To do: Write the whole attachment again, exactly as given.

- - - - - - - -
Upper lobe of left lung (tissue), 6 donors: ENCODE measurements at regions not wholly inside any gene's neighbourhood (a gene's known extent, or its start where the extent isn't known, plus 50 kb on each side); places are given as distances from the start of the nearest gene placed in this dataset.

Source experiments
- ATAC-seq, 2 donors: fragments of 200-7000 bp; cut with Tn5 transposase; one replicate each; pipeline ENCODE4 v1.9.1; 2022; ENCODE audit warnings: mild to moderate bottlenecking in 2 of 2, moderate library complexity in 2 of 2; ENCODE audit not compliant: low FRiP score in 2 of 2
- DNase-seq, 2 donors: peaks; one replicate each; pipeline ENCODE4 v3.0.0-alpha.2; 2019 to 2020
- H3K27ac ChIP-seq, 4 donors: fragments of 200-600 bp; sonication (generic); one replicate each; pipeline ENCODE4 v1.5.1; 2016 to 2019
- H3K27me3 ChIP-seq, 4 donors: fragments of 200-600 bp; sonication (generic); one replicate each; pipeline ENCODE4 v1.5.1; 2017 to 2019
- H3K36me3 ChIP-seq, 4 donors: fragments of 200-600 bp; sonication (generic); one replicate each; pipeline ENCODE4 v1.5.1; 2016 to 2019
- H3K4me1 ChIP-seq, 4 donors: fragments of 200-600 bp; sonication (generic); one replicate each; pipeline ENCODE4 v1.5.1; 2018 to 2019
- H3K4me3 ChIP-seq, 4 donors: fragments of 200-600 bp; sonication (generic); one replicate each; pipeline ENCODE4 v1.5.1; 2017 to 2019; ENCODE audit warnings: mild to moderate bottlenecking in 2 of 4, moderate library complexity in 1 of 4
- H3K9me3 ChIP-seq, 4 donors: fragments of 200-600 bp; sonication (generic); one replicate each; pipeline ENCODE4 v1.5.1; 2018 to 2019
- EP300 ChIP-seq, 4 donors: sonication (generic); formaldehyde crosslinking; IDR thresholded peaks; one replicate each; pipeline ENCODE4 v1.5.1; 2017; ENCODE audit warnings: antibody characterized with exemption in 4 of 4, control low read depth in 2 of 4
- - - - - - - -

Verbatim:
Upper lobe of left lung (tissue), 6 donors: ENCODE measurements at regions not wholly inside any gene's neighbourhood (a gene's known extent, or its start where the extent isn't known, plus 50 kb on each side); places are given as distances from the start of the nearest gene placed in this dataset.

Source experiments
- ATAC-seq, 2 donors: fragments of 200-7000 bp; cut with Tn5 transposase; one replicate each; pipeline ENCODE4 v1.9.1; 2022; ENCODE audit warnings: mild to moderate bottlenecking in 2 of 2, moderate library complexity in 2 of 2; ENCODE audit not compliant: low FRiP score in 2 of 2
- DNase-seq, 2 donors: peaks; one replicate each; pipeline ENCODE4 v3.0.0-alpha.2; 2019 to 2020
- H3K27ac ChIP-seq, 4 donors: fragments of 200-600 bp; sonication (generic); one replicate each; pipeline ENCODE4 v1.5.1; 2016 to 2019
- H3K27me3 ChIP-seq, 4 donors: fragments of 200-600 bp; sonication (generic); one replicate each; pipeline ENCODE4 v1.5.1; 2017 to 2019
- H3K36me3 ChIP-seq, 4 donors: fragments of 200-600 bp; sonication (generic); one replicate each; pipeline ENCODE4 v1.5.1; 2016 to 2019
- H3K4me1 ChIP-seq, 4 donors: fragments of 200-600 bp; sonication (generic); one replicate each; pipeline ENCODE4 v1.5.1; 2018 to 2019
- H3K4me3 ChIP-seq, 4 donors: fragments of 200-600 bp; sonication (generic); one replicate each; pipeline ENCODE4 v1.5.1; 2017 to 2019; ENCODE audit warnings: mild to moderate bottlenecking in 2 of 4, moderate library complexity in 1 of 4
- H3K9me3 ChIP-seq, 4 donors: fragments of 200-600 bp; sonication (generic); one replicate each; pipeline ENCODE4 v1.5.1; 2018 to 2019
- EP300 ChIP-seq, 4 donors: sonication (generic); formaldehyde crosslinking; IDR thresholded peaks; one replicate each; pipeline ENCODE4 v1.5.1; 2017; ENCODE audit warnings: antibody characterized with exemption in 4 of 4, control low read depth in 2 of 4